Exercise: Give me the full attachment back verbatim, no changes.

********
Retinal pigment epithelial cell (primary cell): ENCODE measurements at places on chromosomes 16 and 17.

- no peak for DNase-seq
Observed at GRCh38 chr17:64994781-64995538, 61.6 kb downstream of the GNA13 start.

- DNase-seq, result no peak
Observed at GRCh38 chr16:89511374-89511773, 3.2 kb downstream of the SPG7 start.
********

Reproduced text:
Retinal pigment epithelial cell (primary cell): ENCODE measurements at places on chromosomes 16 and 17.

- no peak for DNase-seq
Observed at GRCh38 chr17:64994781-64995538, 61.6 kb downstream of the GNA13 start.

- DNase-seq, result no peak
Observed at GRCh38 chr16:89511374-89511773, 3.2 kb downstream of the SPG7 start.